The future will tell whether this wondrous result of the biological evolution can also be used in new types of electronics.

Explore further: Cell division speed influences gene architecture

More information: Nature DOI:10.1038/nature11586

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Sanescience
1 / 5 (1) Oct 24, 2012
I wonder where in the scheme of things this kind of development would be related to the nerves in larger organisms?
jscroft
1 / 5 (2) Oct 24, 2012
One wonders if this could be a basis for consciousness... and, if so, what the sea floor wonders.
christ_jan
3.7 / 5 (3) Oct 24, 2012
Maybe Gaia theory is correct.
hemitite
not rated yet Oct 24, 2012
As there seem to be no nerve signals just DC current, these microbes appear to function as a sort of battery to free up O2 from water (or something else) to oxides their food.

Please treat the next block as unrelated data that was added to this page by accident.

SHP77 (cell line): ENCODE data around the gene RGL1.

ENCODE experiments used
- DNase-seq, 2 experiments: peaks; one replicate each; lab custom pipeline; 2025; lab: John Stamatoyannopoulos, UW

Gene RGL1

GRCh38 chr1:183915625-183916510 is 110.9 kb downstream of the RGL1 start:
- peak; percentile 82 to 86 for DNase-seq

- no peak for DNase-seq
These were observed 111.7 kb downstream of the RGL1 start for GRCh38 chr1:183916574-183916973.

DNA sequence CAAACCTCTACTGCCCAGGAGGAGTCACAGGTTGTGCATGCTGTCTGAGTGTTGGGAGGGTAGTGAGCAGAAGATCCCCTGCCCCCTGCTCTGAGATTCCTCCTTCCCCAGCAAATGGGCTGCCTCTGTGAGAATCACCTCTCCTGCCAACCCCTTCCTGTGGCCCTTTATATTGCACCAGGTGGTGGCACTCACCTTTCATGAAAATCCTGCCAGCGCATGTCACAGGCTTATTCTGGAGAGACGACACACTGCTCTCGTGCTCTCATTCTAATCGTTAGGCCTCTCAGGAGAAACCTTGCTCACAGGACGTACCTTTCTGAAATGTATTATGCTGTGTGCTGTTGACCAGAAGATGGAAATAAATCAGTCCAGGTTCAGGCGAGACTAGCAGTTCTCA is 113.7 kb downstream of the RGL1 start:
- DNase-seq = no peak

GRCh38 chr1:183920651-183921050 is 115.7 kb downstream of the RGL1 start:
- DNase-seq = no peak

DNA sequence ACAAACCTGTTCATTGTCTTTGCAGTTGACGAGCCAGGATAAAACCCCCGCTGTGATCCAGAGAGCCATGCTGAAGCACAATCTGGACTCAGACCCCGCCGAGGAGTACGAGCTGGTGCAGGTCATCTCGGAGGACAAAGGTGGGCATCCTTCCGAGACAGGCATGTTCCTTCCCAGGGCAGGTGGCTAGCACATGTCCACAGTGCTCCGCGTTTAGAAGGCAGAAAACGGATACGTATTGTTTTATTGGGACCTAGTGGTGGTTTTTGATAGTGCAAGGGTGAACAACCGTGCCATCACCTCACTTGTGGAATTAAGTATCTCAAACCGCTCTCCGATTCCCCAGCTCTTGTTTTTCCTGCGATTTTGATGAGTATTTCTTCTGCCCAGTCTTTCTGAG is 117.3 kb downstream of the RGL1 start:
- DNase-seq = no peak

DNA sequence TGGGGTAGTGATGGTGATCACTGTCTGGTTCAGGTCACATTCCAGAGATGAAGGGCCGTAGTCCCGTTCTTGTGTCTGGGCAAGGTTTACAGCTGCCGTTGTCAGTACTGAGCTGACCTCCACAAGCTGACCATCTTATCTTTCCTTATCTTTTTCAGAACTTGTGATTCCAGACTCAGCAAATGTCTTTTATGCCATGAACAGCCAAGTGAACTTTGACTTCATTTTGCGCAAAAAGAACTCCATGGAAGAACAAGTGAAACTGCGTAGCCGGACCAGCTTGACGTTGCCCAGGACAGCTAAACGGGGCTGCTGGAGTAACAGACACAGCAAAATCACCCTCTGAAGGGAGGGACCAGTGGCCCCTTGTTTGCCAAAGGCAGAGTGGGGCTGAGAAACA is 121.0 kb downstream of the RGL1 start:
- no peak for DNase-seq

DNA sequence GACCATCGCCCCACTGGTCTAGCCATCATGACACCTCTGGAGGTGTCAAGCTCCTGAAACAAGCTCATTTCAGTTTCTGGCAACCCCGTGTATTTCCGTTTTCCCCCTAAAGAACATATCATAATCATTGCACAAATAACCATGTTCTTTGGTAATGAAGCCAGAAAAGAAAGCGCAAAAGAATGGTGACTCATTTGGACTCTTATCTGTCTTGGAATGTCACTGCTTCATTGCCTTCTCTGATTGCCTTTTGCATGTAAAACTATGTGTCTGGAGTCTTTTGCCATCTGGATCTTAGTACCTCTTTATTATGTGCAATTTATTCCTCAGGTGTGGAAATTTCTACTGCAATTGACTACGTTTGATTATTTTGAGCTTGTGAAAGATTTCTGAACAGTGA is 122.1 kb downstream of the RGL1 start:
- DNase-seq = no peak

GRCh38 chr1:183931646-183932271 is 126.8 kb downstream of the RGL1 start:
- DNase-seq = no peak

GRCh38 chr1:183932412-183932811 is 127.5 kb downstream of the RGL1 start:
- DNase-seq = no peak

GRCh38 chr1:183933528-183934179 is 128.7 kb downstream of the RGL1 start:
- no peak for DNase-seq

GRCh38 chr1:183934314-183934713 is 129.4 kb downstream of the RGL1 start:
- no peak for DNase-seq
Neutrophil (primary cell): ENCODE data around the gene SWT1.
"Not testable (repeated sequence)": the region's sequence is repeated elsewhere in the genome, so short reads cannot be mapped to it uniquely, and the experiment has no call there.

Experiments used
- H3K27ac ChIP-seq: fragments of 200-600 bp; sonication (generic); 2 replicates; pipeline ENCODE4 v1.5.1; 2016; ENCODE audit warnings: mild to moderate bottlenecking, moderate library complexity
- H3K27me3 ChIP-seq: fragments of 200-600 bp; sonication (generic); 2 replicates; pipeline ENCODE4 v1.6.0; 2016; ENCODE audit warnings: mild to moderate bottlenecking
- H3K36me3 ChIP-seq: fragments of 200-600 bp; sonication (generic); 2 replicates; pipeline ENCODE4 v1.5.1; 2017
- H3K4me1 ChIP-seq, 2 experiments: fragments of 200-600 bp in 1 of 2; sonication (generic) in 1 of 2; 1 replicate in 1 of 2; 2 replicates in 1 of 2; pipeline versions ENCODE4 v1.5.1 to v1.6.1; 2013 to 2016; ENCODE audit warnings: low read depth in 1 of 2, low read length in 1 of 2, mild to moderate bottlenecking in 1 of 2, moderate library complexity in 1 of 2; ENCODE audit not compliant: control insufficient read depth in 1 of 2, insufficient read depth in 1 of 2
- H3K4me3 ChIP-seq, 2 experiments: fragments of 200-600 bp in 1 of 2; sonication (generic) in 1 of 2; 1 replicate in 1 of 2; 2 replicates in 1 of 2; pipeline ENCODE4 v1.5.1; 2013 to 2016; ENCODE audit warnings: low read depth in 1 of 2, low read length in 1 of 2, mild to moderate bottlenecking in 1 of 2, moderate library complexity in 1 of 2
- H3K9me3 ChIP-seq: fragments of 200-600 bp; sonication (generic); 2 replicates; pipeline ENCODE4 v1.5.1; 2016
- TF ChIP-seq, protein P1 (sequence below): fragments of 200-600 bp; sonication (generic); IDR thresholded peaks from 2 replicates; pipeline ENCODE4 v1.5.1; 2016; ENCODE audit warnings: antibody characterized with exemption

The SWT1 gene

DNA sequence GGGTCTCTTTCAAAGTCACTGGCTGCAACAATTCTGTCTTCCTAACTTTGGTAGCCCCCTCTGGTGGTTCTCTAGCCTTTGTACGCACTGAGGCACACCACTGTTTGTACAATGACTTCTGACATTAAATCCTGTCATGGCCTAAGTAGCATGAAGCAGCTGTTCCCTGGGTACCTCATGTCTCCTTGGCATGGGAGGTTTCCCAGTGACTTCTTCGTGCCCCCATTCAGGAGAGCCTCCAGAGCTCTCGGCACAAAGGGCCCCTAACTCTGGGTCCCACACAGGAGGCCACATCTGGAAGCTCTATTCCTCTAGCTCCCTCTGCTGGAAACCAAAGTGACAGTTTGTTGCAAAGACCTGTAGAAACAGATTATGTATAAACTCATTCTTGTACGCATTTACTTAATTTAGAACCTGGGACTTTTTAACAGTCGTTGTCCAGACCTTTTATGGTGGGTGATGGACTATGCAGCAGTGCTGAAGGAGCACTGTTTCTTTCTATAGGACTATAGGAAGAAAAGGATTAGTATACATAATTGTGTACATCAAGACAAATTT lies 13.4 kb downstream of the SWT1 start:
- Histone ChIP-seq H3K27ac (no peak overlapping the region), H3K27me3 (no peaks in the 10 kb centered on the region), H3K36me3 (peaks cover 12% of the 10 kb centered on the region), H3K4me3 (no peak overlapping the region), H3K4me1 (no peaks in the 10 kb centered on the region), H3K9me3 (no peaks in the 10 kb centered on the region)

jay_kaye_568
1 / 5 (1) Oct 24, 2012
A bio-computer the size of an ocean? hmm...
Jonseer
2 / 5 (4) Oct 24, 2012
Maybe Gaia theory is correct.


I'd agree with that.

I'd have to add however, that instead of being separate from it, we humans are an integral part of it even if we currently seem to be a rather dysfunctional part of the whole LOL

The day when technology makes connections between human minds doable with neural receiver implants wirelessly connected we will see what Gaia was up to ;)

We'll still be individuals, but on the subconscious level we will all function as one as her brain and be utterly unaware of it.

Once implementation reaches a critical mass of interconnectivity, irresponsible human behavior will suddenly grind to a rapid halt. (irresponsible = bad for the planet)

We will say to ourselves our civilization has finally matured, but the truth will be otherwise. ;)
cantdrive85
1 / 5 (7) Oct 25, 2012
"The combustion is a transfer of the electrons of the food to oxygen which the bacterial inner wires manage over centimeter-long distances."?!?!?
Excuse me?